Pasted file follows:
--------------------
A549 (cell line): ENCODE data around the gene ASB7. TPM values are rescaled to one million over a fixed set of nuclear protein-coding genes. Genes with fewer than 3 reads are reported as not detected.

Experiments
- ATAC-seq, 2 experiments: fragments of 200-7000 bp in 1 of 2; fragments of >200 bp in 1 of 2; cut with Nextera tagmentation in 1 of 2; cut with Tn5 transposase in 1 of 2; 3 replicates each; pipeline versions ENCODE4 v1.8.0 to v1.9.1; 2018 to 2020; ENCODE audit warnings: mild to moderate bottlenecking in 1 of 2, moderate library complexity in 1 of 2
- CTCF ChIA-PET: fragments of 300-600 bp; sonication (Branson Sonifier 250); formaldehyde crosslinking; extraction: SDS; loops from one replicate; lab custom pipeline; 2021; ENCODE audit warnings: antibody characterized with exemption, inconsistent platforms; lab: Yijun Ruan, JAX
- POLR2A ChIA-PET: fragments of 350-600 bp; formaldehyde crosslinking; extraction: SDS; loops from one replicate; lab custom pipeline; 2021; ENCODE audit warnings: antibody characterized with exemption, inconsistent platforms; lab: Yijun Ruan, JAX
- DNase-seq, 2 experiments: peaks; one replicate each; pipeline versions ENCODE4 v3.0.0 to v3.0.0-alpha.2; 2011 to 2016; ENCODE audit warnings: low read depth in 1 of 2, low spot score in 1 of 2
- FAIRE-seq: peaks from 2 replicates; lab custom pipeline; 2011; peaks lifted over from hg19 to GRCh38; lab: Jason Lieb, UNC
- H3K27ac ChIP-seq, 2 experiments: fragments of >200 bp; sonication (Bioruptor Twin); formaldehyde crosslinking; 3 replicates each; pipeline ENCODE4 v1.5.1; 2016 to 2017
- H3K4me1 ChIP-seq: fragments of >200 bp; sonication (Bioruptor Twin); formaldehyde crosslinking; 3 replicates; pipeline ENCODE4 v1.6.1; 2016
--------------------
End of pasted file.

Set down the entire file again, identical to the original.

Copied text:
A549 (cell line): ENCODE data around the gene ASB7. TPM values are rescaled to one million over a fixed set of nuclear protein-coding genes. Genes with fewer than 3 reads are reported as not detected.

Experiments
- ATAC-seq, 2 experiments: fragments of 200-7000 bp in 1 of 2; fragments of >200 bp in 1 of 2; cut with Nextera tagmentation in 1 of 2; cut with Tn5 transposase in 1 of 2; 3 replicates each; pipeline versions ENCODE4 v1.8.0 to v1.9.1; 2018 to 2020; ENCODE audit warnings: mild to moderate bottlenecking in 1 of 2, moderate library complexity in 1 of 2
- CTCF ChIA-PET: fragments of 300-600 bp; sonication (Branson Sonifier 250); formaldehyde crosslinking; extraction: SDS; loops from one replicate; lab custom pipeline; 2021; ENCODE audit warnings: antibody characterized with exemption, inconsistent platforms; lab: Yijun Ruan, JAX
- POLR2A ChIA-PET: fragments of 350-600 bp; formaldehyde crosslinking; extraction: SDS; loops from one replicate; lab custom pipeline; 2021; ENCODE audit warnings: antibody characterized with exemption, inconsistent platforms; lab: Yijun Ruan, JAX
- DNase-seq, 2 experiments: peaks; one replicate each; pipeline versions ENCODE4 v3.0.0 to v3.0.0-alpha.2; 2011 to 2016; ENCODE audit warnings: low read depth in 1 of 2, low spot score in 1 of 2
- FAIRE-seq: peaks from 2 replicates; lab custom pipeline; 2011; peaks lifted over from hg19 to GRCh38; lab: Jason Lieb, UNC
- H3K27ac ChIP-seq, 2 experiments: fragments of >200 bp; sonication (Bioruptor Twin); formaldehyde crosslinking; 3 replicates each; pipeline ENCODE4 v1.5.1; 2016 to 2017
- H3K4me1 ChIP-seq: fragments of >200 bp; sonication (Bioruptor Twin); formaldehyde crosslinking; 3 replicates; pipeline ENCODE4 v1.6.1; 2016